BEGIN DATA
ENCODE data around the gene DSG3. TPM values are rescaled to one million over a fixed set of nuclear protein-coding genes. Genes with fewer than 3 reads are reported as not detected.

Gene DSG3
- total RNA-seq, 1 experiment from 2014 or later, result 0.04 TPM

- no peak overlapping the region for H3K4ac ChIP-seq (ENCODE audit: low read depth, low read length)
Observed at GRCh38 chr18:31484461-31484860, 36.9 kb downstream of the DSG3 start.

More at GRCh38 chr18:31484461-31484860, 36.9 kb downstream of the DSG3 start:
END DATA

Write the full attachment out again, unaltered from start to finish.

ENCODE data around the gene DSG3. TPM values are rescaled to one million over a fixed set of nuclear protein-coding genes. Genes with fewer than 3 reads are reported as not detected.

Gene DSG3
- total RNA-seq, 1 experiment from 2014 or later, result 0.04 TPM

- no peak overlapping the region for H3K4ac ChIP-seq (ENCODE audit: low read depth, low read length)
Observed at GRCh38 chr18:31484461-31484860, 36.9 kb downstream of the DSG3 start.

More at GRCh38 chr18:31484461-31484860, 36.9 kb downstream of the DSG3 start: